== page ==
In the absence of any statutory proceedings, the only remedy in the nature of a contest known to the common law is quo warranto, or in modern times, an action in the nature of quo warranto.  The determination of an election contest is a judicial function only so far as authorized by the statute.  The court exercising the jurisdiction does not proceed according to the course of the common law, but must resort to the statute alone to ascertain its powers and mode of procedure.

Id. at 401 (emphasis added).

     Thus, it is clear that if this court has original jurisdiction to decide an election contest, there must be a specific constitutional or statutory provision giving the Appellate Division that authority.  Looking first to the Chuuk State Constitution, there are but two sections relative to the issues in this case.

     Article VII, Section 3(c) states:  "The trial division of the State Supreme Court has jurisdiction to review the actions of any state administrative agency, board, or commission, as may be provided by law."
 
     As discussed hereafter, there is no provision of law which gives the Trial Division jurisdiction to review actions of the Chuuk State Election Commissioner or any Municipal Election Commissioner.

     Article XII, Section 4, provides as follows:  "There shall be an independent Election Commission vested with powers, duties, and responsibilities, as prescribed by statute, for the administration of elections in the State of Chuuk, including voter registration and the conduct and certification of elections."

     Pursuant to this constitutional mandate, the legislature has enacted the Election Law of 1996 for the governance of elections including judicial review. The Election Law of 1996, Section 3(a), states:  "There shall be within the government of Chuuk State the independent Election Commission.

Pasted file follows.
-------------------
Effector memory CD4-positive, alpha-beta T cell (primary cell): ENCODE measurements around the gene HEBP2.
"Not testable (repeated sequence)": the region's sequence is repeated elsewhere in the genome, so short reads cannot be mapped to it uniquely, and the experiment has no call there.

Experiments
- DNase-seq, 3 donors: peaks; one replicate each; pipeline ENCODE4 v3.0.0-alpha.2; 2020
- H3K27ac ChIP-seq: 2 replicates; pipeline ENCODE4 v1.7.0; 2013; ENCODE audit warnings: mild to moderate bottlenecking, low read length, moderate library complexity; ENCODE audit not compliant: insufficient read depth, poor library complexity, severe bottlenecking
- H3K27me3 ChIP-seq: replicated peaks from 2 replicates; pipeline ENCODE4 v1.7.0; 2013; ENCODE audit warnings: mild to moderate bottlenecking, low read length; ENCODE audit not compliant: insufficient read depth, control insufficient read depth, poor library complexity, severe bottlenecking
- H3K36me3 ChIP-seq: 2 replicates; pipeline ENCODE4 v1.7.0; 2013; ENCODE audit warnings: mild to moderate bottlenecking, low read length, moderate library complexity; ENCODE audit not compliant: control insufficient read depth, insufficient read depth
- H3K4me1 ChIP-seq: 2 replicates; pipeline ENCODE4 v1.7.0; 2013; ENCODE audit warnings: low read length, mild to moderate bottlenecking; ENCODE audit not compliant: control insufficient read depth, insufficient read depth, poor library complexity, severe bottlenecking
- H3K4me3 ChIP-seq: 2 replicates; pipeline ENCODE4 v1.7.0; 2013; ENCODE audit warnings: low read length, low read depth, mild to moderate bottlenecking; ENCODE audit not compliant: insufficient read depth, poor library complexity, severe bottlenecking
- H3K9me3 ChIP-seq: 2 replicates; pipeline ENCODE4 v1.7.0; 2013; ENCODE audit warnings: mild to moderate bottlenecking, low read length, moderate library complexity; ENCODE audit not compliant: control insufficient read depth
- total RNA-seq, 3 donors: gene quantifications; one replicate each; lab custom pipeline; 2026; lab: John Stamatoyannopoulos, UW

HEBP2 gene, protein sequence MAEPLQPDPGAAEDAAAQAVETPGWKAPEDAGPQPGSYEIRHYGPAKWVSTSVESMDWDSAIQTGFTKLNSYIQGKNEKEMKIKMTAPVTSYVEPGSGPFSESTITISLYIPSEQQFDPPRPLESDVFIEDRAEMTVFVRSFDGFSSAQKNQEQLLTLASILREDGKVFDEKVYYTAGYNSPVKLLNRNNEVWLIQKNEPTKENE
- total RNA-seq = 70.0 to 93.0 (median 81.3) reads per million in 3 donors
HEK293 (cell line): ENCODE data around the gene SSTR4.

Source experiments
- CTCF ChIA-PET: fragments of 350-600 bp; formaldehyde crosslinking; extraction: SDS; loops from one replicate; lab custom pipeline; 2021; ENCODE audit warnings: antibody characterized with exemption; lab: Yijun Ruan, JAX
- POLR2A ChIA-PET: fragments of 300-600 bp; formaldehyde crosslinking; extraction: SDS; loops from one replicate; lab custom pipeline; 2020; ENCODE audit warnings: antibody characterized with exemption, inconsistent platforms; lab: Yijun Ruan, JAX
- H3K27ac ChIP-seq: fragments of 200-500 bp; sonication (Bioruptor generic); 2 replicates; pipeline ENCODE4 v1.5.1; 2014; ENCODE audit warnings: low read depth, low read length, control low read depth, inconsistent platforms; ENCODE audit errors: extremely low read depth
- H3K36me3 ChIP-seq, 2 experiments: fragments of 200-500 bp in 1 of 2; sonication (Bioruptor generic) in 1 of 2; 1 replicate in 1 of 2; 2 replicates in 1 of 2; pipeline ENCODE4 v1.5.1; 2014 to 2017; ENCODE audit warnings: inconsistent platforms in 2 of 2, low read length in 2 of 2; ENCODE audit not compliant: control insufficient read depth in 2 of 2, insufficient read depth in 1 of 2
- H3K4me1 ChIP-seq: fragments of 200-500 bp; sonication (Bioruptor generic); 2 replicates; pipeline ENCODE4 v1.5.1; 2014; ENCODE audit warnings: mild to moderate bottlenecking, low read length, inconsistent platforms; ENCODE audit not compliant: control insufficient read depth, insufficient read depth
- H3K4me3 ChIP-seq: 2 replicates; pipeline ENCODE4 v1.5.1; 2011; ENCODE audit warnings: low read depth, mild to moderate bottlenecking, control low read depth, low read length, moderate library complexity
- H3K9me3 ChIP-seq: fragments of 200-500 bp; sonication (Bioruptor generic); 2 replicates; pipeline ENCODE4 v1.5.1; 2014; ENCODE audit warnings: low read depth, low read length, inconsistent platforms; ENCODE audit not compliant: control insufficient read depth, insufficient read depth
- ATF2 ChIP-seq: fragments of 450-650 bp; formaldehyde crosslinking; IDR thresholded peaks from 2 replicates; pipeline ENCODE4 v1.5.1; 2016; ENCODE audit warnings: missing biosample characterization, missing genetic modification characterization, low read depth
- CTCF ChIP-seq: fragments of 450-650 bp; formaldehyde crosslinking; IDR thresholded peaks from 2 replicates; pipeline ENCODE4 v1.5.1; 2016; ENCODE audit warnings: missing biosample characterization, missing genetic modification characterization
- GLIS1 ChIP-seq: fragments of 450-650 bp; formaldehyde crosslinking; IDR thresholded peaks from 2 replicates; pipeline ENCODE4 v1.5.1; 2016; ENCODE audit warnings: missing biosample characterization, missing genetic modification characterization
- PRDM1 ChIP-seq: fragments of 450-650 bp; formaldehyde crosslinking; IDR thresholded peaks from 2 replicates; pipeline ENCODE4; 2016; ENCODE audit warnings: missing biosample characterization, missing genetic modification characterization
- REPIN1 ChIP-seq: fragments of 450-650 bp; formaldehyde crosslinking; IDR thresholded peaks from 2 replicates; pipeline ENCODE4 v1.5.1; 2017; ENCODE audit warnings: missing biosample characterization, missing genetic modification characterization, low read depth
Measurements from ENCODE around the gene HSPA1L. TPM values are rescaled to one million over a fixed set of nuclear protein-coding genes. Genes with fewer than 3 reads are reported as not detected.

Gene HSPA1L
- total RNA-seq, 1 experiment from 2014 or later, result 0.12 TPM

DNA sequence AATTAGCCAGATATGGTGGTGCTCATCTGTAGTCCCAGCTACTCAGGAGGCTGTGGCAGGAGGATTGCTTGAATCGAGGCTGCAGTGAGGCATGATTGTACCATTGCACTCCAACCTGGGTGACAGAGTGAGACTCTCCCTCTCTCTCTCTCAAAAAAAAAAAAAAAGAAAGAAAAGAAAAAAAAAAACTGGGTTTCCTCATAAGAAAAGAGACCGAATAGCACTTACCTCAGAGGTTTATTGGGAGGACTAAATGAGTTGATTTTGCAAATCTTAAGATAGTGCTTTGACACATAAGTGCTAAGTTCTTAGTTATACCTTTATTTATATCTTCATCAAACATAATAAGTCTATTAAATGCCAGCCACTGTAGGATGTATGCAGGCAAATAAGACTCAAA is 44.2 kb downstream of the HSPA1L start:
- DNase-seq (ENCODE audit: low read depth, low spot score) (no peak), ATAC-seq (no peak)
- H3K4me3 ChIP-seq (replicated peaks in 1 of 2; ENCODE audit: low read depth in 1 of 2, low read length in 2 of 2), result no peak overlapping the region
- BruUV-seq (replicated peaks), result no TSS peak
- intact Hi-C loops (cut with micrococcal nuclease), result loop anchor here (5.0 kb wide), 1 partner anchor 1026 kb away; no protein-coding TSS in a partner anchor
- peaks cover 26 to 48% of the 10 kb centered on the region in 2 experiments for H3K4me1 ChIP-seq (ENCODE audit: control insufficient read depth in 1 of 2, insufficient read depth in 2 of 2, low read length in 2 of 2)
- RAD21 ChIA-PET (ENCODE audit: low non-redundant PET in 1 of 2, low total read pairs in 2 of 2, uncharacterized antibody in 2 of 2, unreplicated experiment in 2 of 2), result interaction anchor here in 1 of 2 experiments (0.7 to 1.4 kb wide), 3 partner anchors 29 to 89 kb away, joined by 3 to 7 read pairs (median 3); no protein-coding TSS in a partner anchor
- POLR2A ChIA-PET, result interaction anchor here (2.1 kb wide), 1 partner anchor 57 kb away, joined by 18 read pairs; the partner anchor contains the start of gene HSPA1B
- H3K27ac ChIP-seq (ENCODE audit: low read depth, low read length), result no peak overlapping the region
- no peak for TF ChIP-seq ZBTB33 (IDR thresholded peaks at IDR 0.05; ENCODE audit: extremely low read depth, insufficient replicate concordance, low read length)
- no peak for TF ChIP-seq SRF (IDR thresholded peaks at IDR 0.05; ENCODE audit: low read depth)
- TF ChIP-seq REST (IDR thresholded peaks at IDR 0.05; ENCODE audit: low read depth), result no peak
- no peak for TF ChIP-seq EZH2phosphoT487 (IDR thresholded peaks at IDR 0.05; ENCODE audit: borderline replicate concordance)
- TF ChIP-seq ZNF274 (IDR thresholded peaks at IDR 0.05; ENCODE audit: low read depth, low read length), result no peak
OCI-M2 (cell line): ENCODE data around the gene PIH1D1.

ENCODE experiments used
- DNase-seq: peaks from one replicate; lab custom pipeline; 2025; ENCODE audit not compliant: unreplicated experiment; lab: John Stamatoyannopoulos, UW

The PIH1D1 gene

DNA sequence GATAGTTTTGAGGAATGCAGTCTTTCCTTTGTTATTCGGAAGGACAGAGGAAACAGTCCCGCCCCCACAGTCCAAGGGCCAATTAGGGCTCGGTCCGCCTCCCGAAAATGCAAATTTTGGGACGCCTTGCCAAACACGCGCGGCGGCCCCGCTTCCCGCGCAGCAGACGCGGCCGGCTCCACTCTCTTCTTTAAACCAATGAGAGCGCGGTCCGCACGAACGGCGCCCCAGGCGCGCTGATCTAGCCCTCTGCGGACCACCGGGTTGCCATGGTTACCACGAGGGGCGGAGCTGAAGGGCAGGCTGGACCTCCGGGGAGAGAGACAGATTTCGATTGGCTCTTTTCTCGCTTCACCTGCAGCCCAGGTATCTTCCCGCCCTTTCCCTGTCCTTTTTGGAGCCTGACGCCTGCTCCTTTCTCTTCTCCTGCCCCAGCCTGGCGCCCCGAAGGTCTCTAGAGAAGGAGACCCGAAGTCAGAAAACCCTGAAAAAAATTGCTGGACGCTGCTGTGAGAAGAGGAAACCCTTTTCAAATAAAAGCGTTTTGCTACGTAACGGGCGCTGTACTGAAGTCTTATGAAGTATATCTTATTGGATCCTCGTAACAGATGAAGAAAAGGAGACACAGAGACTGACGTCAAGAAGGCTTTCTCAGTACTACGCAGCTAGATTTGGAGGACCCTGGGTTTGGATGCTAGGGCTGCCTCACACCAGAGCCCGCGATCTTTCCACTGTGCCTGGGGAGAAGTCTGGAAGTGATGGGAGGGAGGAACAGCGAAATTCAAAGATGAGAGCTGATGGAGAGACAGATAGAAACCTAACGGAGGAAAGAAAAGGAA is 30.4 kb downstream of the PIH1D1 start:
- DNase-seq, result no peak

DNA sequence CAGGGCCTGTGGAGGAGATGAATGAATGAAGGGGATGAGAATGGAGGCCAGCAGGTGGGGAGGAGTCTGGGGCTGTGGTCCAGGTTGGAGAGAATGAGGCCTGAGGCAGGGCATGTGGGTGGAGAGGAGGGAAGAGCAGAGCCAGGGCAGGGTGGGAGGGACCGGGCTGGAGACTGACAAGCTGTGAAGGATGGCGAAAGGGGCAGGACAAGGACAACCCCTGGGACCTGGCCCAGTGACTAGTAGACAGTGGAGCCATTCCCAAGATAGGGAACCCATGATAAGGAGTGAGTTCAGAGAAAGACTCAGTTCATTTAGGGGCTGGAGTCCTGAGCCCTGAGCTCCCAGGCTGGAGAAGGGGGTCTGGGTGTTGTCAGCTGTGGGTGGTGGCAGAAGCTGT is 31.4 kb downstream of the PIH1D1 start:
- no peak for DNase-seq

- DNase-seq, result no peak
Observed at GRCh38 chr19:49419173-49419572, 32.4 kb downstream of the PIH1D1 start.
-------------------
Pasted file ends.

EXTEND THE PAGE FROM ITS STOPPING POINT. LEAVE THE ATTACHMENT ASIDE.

Further definition is given for the composition, duties, and responsibilities of the Commission.  Clearly, this is a "commission" over which the Trial Division could have had jurisdiction pursuant to Article VII, Section 3(c), had the legislature seen fit to grant such authority to the Trial Division.

     The legislative intent is specifically spelled out to the contrary.  Section 130, Election Law of 1996, provides:  "A decision of the Chuuk Election Commission may be appealed to the Appellate Division of the Chuuk State Supreme Court."

[8 FSM Intrm. 300i]

     There is no other reference to an appeal in the Election Law of 1996, and no where does this Law provide that an appeal from a ruling of a Municipal Election Commissioner can be appealed to this Court.

     Section 148, Election Law of 1996, states as follows:  "All the provisions of this Act shall apply to all elections in the State of Chuuk, including municipal or national election whenever applicable unless otherwise specifically provided."

     This court finds no law which specifically provides that this case is to be governed by rules other than those cited herein.  To allow litigation of election contests in the manner being pursued here by Appellants would have the effect of abolishing both the office of the Uman Election Commissioner as well as the Chuuk Election Commission.  Clearly, this was not the intent of the Legislature when the Election Law of 1996 was enacted.

     The provisions of the Election Law of 1996 set out specific remedies and procedures for the contestant in any election case to follow.  Under the great weight of authority and the prevailing rule of law and the specific provisions of the constitution and statutes of Chuuk State, the Appellate Division of the Chuuk State Supreme Court has no original jurisdiction to entertain the complaint in this case and the Defendant's Motion to Dismiss this case is due to be granted.

     It is so ordered.